my Ogden~Cronin Genealogy
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101 Western Union Telegraph
Dated: Brooklyn, NY May 23 189_
To: Stephen A. Simon
Uncle Augustus mother died at nine PM last night
burried Monday
T.J. Domings
134 Frost Street, Brooklyn Ed 
Elizabeth Mariana SIMON
102 In 1846 Francis operated the Boston Express at 25 Front Street. By 1850 it was know as the Simon's Salem and Boston Express. Francis Bodwin SIMON
103 Apparently Gertrude and S. Henry did not get along very well. S. Henry even refused to give Gertrude her share of the money from their parents home (140 Essex Street, Salem), which had become the home of Henry's family. Shortly after Henry's death in 1956, his daughter Ruth called Gertrude and offered to give her her fair share. However, Gertrude would not hear of it. (RKS) Gertrude M. SIMON
104 removed to 87 Lefferts Place, Brooklyn, N.Y. Henry Felt SIMON
105 John Simon was born in 1781 in Bordeaux, France, eight years before the start of the French Revolution. According to a note that Ruth Simons (b. 1912) wrote, he went to "Cuba" to study how to be a cooper (barrel maker), and earned 600 (?) as an apprentice. According to a note believed to have been written by John Simon (written in French, see Appendix): He left Bordeaux January 28, 1803 on board the Eliz. with Capt. Chabriey for the island of St. Domingue* (no mention of Cuba, though it is the next island over). It's unclear whether he was aboard a military vessel or not. However, at the time Napoleon's France was desperately trying to restore French rule and slavery on the island of San Dominique*, and meeting stiff resistance from the former slaves on the island. In February John Simon sailed to Puerto Rico, and in March arrived in St. Domingo*, and planned to set sail July 12 in order to return to France August 12, 1803. By the end of the year, Napoleon withdrew his humiliated troops from San Dominique* and on January 1, 1804 Haiti became an independent republic.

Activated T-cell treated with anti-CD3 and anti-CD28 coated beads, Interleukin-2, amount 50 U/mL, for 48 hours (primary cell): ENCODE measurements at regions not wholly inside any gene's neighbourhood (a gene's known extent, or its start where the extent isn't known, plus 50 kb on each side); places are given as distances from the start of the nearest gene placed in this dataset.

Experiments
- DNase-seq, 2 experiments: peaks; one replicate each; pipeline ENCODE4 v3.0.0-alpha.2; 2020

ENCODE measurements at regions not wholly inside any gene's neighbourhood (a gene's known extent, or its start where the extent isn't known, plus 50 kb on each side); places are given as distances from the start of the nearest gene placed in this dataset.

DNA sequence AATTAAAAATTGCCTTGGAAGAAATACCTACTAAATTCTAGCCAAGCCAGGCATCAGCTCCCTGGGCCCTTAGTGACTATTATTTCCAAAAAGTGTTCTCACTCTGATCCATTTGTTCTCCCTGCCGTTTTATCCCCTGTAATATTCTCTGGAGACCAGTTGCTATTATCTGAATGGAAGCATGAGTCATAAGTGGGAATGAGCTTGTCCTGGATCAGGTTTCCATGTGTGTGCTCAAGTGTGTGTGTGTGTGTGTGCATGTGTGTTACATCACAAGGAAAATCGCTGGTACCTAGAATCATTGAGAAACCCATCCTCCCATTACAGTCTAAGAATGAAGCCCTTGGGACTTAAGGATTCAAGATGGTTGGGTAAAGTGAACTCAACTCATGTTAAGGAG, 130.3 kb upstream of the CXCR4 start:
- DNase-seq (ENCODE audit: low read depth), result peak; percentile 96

* The French named their one-third of the island "Saint-Domingue," which was changed back to its original name in 1804. The Arawak Indians (the original inhabitants) called Hispaniola island "Hayti. Santo Domingo, is a port city in the Dominican Republic and it was influenced by the Spanish.
** 1803 ...June 17, 1803, Major Lozinsky dies. Napoleon loses 40,000 of his best soldiers, twenty-two months after February 1802.
** 1803 ... The 2nd Demi-Brigade is also re-numbered as the 114th and they are "escorted" to Genoa, Italy, with 87 officers and 2,750 men and they also set sail for Saint Domingue at the beginning of February 1803.
** 1803 ... The 2nd Demi-Brigade is also re-numbered as the 114th and they are "escorted" to Genoa, Italy, with 87 officers and 2,750 men and they also set sail for Saint Domingue at the beginning of February 1803. (
** 1803 ... The French are defeated at the battle of Vertieres on November 18, 1803.
** Between 1803 and 1905, a British Military Prison was located on Melville Island. During the Napoleonic Wars and the War of 1812, French, Spanish and American Prisoners of War were incarcerated there.
** Napoleon's attempt to return Saint Domingo to France rule was to lead to the transfer of French troops to New Orleans to secure Louisiana which it had just re-aquired from Spain (by a not so secret treaty). Napoleon's plan was to establish a French New World empire in Louisiana. But the plan to subdue the rebels in Saint Domingo was key to his plan. Failure to do so directly led to the sale of Louisiana to the United States of America in April of 1803.

On John Simon's return trip to France, they were captured by an English frigate, the Boston, commanded by Capt. Douglas and taken to Halifax, Nova Scotia where they arrived September 12. Britain and France had just resumed their ongoing wars at the beginning of the year after a short year and a half of peace. John was imprisoned as a prisoner of war on Melville Island September 20. The story passed down through Ruth Simons (b. 1912) was that John became friendly with a fisherman from Beverly. One night he jumped out a window with his clothes and was taken to Beverly, MA by the fisherman. (Came to Salem 1803 per Essex Institute Vol. III, p.216). His story only says he left the island October 28, 1803, and stayed in Halifax until May 7, 1804 when he left for Canso aboard the schooner Fany from Hali(fax). He sailed from Canso to Quebec to Montreal and then back to Canso. On August 22, 1804 he left aboard the American schooner the Rebeca of Beverly where he arrived on the 29th. He left Beverly September 3, 1804 for Salem, where he worked until August 29, 1805 when he left for Boston. He was married to Sarah Russell Blood in Boston on September 20, 1807. They stayed in Boston until September 25, and then settled in Salem.

He wrote his parents on September 7, 1804 from Salem. His father wrote back to him on December 21, 1804. According to his fathers's letter, John had visited with Monsieur Paille of Bordeaux prior to September 7.